As you prepare to get that pesky tooth pulled you have probably been warned by friends that the tooth extraction is not the bad part. It is the dry socket to fear. You might wonder, dry socket?! What is that?
Good thing the team at Foster Dental Care is here to help you with your dry socket concerns. Here we will review what a dry socket is, stress the importance of following your dentist’s instructions and what to do if you (gasp!) get a dry socket.
What are dry sockets?
• A dry socket is a fairly common complication associated with tooth extractions.
• The formation of a dry socket involves a scenario where the blood clot that forms in the tooth socket after the extraction isn’t properly retained (either it disintegrates or is dislodged).
• Since this blood clot is an important factor in protecting the boney tooth socket and initiating the healing process, the healing of the extraction site is interrupted (becomes delayed).
• Dry sockets can cause discomfort and pain, the gum tissue surrounding the extraction site to become inflamed and reddened, a foul odor or taste from the extraction site or lymph nodes in the jaw or neck may be tender and enlarged. Fever is not typically associated with the presence of a dry socket.
What causes dry sockets?
• Dental research has not yet been able to determine the exact chain of events that causes dry sockets. It has, however, been able to identify a number of factors that seem to place a person at greater risk for having one.
• Proper blood clot formation helps to prevent dry sockets.
• After having a tooth pulled place firm biting pressure on the gauze packing that has been placed over their extraction site for the next 30, and preferably 60 minutes.
• Doing this will help ensure that a proper blood clot has a chance to form in the tooth socket.
• Protecting the blood clot that has formed will help prevent a dry socket.
• Once a blood clot has formed, you must be careful not to disrupt it.
• During the first 24 hours after an extraction avoid vigorous rinsing, refrain from actions like sucking on a straw or cigarette, avoid alcohol and tobacco use in general, minimize physical stress and exercise, and avoid hot liquids such as coffee and soup.
• Patients who don’t follow their dentist’s postoperative instructions have a greater incidence of dry sockets. Dentists give instructions for a reason.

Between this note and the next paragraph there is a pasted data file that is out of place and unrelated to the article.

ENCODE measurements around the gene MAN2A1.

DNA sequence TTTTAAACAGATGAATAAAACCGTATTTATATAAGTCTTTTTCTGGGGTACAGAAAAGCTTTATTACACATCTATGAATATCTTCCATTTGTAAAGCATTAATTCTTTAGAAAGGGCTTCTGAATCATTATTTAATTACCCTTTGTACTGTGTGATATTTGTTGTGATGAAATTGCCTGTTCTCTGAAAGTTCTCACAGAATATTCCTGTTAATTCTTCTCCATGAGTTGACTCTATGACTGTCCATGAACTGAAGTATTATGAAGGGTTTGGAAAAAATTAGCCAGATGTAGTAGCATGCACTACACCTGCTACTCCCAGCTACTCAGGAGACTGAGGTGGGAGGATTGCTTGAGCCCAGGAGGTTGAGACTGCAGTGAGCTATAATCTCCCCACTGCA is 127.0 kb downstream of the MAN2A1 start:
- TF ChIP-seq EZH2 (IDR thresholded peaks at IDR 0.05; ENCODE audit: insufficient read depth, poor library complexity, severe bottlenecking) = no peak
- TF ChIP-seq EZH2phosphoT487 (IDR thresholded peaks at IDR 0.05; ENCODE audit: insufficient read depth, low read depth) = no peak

• Dental patients who have had a dry socket before are at greater risk for developing a dry socket with future extractions.
• If you’ve had a dry socket before, you should consider yourself to be at somewhat greater risk for experiencing one again.
• There can be a number of factors involved in this type of situation, many of which you don’t have any control over. However, it’s also quite possible that your previous dry socket experience was simply due to the fact that you didn’t follow your dentist’s postoperative instructions as closely as you should have.
• Whatever the circumstances or cause, be smart. Help minimize your potential for having a dry socket this time around by strictly adhering to proper post-extraction protocol.
How long do dry sockets last?
• Once a dry socket has developed it takes about 7 to 10 days for new granulation tissue to form and cover over the socket’s exposed bone.
• This doesn’t necessarily mean that the pain from your dry socket will last for this entire time period.
What is the ‘cure’ for dry sockets?
• Actually, there is no ‘cure’ for a dry socket. This is why:
• The dry socket condition involves a situation where an extraction site’s healing process has been delayed. Over time, the wound can still be expected to go ahead and heal on its own. It will take longer and be more painful than it would have been otherwise.
• Visit your dentist for a dry socket treatment. This treatment may not speed up the extraction site healing but will help to reduce the amount of discomfort you experience.
• Having your dentist involved with the treatment of a dry socket may help create a more predictable healing environment.
We hope these tips have helped you with your questions about what a dry socket is and how to treat it. If you have more questions or other tips on treatment, we would love to hear them! Post your thoughts in the comments section below.